AP 4:44
So for me personally, COVID didn't really start affecting my mental health until like several weeks into quarantine. So like my school went completely remote at the beginning of lockdown, and like everybody was kind of in the same boat so it wasn't too stressful. But after those first few weeks that started to really take a toll on my mental health. like not being able to see my friends in school. And, and not being able to socialize was really hard. But thank God for FaceTime, like you said and Zoom. Otherwise, I don't think I would have survived. One big thing that helped me stay in a good mental space was working out. So I'm very lucky to have a little home gym. So I was able to, you know, just get creative with my workouts, but that definitely kept me sane during quarantine.

MA 5:28
Absolutely, I think media is a really important part of like our pandemic, the fact that we were able to stay connected. I don't know what we would have done like, a couple years ago, you know, yeah. So [AP], how isolated were you during COVID? Did you do some socially distance activities in the beginning? Or were you alone for the majority of the time and when you were alone, what did you end up doing in that free time?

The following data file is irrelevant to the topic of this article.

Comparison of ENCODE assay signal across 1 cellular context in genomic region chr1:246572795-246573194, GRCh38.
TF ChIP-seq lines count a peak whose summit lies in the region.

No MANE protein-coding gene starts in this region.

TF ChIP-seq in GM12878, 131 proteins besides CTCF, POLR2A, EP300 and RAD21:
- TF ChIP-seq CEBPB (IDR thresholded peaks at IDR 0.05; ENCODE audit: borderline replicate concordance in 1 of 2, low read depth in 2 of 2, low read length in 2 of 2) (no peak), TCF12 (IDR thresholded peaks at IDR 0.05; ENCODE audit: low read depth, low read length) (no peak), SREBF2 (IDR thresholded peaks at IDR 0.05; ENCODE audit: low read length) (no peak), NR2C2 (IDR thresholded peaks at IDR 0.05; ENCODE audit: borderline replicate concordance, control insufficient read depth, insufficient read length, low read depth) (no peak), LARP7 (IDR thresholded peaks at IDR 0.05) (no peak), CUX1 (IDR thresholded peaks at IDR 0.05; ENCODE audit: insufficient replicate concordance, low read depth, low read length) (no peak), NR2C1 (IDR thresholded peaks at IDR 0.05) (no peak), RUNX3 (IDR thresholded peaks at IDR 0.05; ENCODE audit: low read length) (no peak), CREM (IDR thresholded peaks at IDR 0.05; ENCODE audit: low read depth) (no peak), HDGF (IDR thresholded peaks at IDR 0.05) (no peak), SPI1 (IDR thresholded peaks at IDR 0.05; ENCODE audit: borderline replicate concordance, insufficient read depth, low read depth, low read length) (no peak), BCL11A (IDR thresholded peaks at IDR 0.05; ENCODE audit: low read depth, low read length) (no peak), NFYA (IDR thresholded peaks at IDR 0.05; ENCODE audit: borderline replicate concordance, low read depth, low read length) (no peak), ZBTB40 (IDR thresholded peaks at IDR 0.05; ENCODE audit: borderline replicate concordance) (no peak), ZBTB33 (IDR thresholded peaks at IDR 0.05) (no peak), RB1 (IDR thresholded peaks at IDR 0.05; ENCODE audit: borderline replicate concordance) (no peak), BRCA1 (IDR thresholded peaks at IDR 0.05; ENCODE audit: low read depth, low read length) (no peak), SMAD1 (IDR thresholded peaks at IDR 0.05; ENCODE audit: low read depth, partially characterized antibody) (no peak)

AP 5:48
So during quarantine, I was living with my mom, dad and older brother, [AP], and my family and I are really tightly knit. So we were spending a ton of time together, especially my brother and I, my brother is a he's a senior in college now, he's going to Michigan State, so having him home for you know, the majority of quarantine was really nice. And we were able to spend a lot of that time together. And like I said earlier, exercising was a big part of my quarantine. So [AP} and I would like try to get into a good workout regimen at home, which helped us both physically and mentally. And then in terms of socially distant activities, in a way I feel like I was actually able to connect even more with some like long distance friends and family who I hadn't talked to very much before quarantine so that was one positive aspect. [JK], what about you?

JK 6:41